Karen Brown is England and Great Britain's most capped player, with 355 caps to her name and a raft of medals in her trophy cabinet. However, the one trophy that eluded the England women's assistant coach is a medal of any colour from three Hockey World Cups. Despite this, Brown says: "I love the World Cup. For me it is up there with the Olympics as the two premier events for our sport. It represents the best teams with the best players, all with one aim, winning or doing their absolute best to finish as high as possible."
With an Olympic bronze medal from the 1992 Olympic Games, a European gold medal, Commonwealth silver and numerous national titles with her club Slough, Karen is a source of inspiration for the players she coaches, but how easy has it been for Brown the player to transform into Coach Karen?
"I try to see things from both perspectives. It's the only approach I have known, so it is normal for me to try to see both aspects. The physical transition from player to coach is more difficult. As an athlete you are used to being very selfish, but as a coach you have to become selfless and that transition in itself takes a while to appreciate.
"When I first got into coaching I thought my job was to give all the answers but over time I have realised this will only work up to a certain point. If you want long term sustainability and to allow your team to develop, grow and improve you must adjust and adapt your style to suit the maturity levels of your athlete or team."
Karen's coaching career began with club side Chelmsford in 2000, and she has worked as either assistant or head coach to the England U16, U18 and U21 and B programmes. She was head coach of the England U21 women’s team at the Junior World Cup in Chile in 2005 and joined England Hockey that same year as junior performance manager, moving to assistant coach working alongside Danny Kerry in 2006. During that time, England have won bronze medals at the 2010 World Cup, the Champions Trophy, two Commonwealth Games and three European Championships. England have also reached the finals at the EuroHockey Championship, earning silver in 2013. Although this demonstrates a consistently high level of achievement, have England discovered a way to be regular contenders in championship finals?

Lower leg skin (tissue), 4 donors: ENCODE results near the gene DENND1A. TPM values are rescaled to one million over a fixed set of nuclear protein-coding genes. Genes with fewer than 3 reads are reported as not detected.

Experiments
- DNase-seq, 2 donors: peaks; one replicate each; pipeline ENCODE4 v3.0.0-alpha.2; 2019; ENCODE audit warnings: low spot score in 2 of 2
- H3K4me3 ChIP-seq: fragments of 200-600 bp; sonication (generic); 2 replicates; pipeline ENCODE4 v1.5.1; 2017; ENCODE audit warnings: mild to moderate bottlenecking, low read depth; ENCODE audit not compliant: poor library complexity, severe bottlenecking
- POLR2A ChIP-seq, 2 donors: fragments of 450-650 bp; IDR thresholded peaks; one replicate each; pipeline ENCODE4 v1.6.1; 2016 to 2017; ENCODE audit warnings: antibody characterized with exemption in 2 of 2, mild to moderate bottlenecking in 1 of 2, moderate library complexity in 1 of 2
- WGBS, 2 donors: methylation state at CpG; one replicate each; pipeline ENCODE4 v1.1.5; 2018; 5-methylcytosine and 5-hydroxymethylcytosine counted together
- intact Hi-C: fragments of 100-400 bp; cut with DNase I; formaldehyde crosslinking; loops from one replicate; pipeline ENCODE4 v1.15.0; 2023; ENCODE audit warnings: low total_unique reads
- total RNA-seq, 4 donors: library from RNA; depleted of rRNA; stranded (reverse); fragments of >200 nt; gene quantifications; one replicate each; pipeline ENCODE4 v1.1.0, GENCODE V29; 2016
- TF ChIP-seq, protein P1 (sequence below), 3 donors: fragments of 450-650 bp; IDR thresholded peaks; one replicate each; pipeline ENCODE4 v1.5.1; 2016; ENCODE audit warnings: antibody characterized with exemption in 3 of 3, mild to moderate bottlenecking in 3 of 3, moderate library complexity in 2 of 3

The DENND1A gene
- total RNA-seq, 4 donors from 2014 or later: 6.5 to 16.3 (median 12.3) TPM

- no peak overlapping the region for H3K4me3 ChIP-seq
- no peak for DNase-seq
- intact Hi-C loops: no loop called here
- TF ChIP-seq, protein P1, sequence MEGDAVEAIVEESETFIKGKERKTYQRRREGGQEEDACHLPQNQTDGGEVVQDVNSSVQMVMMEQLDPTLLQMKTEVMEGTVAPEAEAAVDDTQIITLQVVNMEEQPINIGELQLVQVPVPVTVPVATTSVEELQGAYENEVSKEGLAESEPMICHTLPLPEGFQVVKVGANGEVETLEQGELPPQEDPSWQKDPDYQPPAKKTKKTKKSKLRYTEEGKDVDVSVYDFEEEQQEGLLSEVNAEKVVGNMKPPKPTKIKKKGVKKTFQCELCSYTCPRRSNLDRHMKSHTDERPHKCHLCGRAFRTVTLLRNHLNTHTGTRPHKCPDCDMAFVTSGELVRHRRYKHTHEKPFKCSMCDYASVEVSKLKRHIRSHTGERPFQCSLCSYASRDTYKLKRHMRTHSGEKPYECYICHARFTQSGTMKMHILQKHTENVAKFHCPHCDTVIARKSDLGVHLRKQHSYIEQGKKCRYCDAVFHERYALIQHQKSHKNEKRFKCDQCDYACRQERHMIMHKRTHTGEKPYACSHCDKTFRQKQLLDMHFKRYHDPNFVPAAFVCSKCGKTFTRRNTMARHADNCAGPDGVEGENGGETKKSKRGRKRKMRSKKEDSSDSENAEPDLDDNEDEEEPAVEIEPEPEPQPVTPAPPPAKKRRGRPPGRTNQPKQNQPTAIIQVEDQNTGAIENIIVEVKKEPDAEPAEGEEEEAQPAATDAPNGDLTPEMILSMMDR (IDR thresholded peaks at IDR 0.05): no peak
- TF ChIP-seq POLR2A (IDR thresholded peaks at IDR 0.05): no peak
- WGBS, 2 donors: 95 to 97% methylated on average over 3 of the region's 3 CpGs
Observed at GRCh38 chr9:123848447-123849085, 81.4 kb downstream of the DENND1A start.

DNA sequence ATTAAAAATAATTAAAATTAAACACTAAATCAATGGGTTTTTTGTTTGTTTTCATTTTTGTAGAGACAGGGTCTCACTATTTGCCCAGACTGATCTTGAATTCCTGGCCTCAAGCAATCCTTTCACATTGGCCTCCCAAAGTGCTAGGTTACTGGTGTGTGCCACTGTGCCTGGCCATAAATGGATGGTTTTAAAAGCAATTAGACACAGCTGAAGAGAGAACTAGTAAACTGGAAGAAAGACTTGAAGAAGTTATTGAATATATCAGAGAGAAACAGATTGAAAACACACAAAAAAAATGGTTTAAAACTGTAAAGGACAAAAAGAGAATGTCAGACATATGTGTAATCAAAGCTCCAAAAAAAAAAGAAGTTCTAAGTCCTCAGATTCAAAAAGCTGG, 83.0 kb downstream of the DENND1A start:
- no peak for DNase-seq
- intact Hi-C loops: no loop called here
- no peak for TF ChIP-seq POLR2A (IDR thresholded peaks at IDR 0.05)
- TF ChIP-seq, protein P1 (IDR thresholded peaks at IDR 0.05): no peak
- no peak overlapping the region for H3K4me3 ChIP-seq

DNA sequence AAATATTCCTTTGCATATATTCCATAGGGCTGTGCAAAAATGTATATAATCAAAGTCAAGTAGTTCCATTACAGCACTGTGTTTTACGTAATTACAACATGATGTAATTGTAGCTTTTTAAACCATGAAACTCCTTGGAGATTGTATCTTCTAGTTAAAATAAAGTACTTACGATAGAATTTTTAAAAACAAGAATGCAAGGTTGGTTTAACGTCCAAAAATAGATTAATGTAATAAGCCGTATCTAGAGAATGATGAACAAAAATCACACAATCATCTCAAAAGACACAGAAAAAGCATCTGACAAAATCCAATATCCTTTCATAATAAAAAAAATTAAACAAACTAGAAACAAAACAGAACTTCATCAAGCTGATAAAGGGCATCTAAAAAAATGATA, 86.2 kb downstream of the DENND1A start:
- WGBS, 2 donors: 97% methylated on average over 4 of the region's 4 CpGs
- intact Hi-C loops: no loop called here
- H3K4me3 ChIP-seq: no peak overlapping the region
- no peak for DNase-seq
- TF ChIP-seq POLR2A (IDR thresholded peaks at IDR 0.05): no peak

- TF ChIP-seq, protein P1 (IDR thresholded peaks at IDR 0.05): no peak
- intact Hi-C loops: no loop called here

"If I knew the answer to that I certainly would not be sharing it! We are consistently winning medals at majors and that level of performance is incredibly difficult to achieve and maintain but you are right, the next step is to contest major finals. We are all working incredibly hard to try and achieve that, but the competition out there is also trying to do the same, it is a very competitive environment."
Much of England's consistency has been accredited to the centralised training programme at Bisham Abbey, which Karen played an integral role in developing. This allows the players and coaches to spend a lot more time working together, and Karen recognises the importance of providing the players with a high performance environment to work in. "And," she adds: "We are incredibly lucky to have a bunch of talented athletes."
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